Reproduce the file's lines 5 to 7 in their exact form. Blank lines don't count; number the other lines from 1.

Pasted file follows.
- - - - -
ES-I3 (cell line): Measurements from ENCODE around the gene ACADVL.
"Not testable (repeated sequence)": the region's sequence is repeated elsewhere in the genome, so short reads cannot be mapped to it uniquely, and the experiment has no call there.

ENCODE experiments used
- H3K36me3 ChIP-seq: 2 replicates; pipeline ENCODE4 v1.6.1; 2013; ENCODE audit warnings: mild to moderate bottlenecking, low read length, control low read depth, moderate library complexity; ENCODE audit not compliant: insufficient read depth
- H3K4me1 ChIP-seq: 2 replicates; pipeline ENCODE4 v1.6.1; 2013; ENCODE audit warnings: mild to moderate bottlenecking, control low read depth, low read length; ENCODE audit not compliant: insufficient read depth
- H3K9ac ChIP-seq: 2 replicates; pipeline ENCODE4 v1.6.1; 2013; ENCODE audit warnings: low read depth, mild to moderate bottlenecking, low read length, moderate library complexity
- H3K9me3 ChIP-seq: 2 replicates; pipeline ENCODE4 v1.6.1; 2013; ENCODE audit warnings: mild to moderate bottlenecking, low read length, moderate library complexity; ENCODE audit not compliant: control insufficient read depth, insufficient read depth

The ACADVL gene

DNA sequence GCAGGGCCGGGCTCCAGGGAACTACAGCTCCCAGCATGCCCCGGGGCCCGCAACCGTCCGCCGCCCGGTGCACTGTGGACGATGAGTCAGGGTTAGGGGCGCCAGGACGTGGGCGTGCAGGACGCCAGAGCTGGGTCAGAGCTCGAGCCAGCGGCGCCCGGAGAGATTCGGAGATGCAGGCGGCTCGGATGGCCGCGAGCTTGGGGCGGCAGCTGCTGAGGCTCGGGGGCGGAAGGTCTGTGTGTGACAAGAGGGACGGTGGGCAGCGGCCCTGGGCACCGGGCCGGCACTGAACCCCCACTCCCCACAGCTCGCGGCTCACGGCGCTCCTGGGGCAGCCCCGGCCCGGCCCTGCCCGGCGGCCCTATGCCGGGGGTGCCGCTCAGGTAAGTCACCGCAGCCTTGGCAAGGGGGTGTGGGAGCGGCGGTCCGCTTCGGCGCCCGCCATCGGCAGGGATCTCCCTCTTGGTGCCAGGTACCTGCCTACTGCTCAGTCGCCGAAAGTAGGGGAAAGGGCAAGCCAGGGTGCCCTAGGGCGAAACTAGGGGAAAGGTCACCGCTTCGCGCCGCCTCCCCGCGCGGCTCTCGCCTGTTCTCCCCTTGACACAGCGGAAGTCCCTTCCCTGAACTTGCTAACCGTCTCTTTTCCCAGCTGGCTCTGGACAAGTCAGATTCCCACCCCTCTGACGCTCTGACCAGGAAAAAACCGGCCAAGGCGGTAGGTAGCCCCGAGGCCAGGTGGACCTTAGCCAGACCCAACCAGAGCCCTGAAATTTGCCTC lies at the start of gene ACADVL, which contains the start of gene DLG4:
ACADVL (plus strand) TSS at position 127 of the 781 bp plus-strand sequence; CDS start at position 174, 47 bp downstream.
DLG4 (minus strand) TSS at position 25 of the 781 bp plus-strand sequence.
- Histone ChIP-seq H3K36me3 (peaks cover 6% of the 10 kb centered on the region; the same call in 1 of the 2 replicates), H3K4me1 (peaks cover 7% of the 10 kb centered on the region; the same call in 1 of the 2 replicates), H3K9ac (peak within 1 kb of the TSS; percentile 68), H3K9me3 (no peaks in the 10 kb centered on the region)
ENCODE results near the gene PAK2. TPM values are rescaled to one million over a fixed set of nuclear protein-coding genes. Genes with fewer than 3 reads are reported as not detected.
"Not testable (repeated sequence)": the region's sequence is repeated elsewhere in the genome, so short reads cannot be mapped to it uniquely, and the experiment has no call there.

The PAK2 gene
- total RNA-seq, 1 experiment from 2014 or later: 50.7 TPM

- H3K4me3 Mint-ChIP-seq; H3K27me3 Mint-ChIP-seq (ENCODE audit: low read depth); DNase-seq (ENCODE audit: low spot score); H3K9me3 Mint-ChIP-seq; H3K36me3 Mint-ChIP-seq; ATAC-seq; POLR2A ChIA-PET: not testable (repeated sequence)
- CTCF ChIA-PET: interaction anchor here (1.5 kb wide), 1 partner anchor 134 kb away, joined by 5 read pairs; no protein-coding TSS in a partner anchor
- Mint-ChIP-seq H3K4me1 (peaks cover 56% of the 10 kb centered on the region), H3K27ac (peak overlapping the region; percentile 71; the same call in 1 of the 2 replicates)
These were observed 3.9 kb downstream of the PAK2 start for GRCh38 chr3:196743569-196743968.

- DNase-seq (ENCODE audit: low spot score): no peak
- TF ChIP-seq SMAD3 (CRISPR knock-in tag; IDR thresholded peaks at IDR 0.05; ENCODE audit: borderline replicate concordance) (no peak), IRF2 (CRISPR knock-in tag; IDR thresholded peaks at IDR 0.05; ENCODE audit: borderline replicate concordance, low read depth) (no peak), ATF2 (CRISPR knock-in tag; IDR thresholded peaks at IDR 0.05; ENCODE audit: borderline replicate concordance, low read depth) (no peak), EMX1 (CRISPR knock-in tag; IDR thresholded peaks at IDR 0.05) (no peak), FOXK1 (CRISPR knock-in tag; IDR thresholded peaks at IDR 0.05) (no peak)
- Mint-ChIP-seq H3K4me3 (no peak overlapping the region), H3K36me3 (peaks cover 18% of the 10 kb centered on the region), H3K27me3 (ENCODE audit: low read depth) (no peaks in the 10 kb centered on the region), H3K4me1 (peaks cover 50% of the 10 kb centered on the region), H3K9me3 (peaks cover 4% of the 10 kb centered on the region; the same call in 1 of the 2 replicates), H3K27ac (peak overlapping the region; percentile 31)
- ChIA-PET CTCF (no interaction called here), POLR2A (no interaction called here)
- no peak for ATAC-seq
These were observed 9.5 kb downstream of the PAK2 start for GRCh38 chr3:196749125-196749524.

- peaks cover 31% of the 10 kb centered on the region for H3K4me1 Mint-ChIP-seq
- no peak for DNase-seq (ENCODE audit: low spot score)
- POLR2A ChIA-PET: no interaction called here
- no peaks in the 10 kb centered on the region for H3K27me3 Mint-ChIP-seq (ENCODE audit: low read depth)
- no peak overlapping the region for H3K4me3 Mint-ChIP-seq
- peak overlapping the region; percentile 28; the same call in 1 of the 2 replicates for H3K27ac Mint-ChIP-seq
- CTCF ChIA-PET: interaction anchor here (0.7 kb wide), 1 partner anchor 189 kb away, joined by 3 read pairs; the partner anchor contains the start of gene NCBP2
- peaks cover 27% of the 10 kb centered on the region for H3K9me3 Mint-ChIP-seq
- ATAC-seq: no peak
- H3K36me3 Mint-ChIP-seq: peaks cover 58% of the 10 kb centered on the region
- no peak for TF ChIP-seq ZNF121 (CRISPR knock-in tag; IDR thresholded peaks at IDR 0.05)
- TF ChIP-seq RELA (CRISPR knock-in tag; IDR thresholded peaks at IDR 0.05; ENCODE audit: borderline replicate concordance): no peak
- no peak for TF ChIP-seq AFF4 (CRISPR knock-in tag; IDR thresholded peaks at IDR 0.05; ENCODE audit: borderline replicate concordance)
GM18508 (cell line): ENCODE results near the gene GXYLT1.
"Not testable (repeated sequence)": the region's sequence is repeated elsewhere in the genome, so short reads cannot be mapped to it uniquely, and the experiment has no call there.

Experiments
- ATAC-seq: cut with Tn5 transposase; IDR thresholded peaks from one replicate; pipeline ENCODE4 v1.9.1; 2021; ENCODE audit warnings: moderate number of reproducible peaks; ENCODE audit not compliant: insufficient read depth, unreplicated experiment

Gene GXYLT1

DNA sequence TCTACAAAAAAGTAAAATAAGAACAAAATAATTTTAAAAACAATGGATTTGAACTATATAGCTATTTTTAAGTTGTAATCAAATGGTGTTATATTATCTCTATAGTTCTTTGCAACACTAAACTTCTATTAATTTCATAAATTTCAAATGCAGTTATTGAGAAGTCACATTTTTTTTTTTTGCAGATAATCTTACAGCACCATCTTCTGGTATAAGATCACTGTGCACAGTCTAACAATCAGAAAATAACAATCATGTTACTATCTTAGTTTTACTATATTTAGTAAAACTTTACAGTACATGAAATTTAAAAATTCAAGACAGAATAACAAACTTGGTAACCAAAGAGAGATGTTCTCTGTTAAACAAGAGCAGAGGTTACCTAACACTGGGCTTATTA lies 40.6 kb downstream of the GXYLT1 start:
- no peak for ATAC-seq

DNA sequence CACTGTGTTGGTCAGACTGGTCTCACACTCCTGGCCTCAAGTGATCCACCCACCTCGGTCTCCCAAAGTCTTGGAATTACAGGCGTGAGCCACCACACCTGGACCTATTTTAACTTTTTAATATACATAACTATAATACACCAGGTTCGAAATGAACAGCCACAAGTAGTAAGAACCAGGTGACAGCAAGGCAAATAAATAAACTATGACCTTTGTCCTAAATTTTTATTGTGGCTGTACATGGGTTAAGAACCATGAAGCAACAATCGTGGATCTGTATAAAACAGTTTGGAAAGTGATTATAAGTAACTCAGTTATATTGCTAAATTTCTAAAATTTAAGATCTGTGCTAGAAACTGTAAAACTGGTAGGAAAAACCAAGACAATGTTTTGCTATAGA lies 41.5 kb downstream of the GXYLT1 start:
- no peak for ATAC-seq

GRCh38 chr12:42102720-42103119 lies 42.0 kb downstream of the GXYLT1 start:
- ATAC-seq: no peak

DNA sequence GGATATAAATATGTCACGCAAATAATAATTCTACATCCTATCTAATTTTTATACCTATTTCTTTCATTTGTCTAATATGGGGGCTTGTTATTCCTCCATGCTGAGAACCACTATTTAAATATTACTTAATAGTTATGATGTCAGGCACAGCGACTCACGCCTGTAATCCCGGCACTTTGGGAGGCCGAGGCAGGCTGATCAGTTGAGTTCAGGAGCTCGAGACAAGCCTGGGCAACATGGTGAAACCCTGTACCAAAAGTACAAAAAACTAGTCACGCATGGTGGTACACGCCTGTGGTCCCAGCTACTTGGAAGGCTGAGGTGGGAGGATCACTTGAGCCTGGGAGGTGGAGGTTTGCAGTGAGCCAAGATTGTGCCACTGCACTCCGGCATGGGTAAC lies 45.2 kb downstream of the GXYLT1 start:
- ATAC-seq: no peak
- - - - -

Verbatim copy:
- H3K4me1 ChIP-seq: 2 replicates; pipeline ENCODE4 v1.6.1; 2013; ENCODE audit warnings: mild to moderate bottlenecking, control low read depth, low read length; ENCODE audit not compliant: insufficient read depth
- H3K9ac ChIP-seq: 2 replicates; pipeline ENCODE4 v1.6.1; 2013; ENCODE audit warnings: low read depth, mild to moderate bottlenecking, low read length, moderate library complexity
- H3K9me3 ChIP-seq: 2 replicates; pipeline ENCODE4 v1.6.1; 2013; ENCODE audit warnings: mild to moderate bottlenecking, low read length, moderate library complexity; ENCODE audit not compliant: control insufficient read depth, insufficient read depth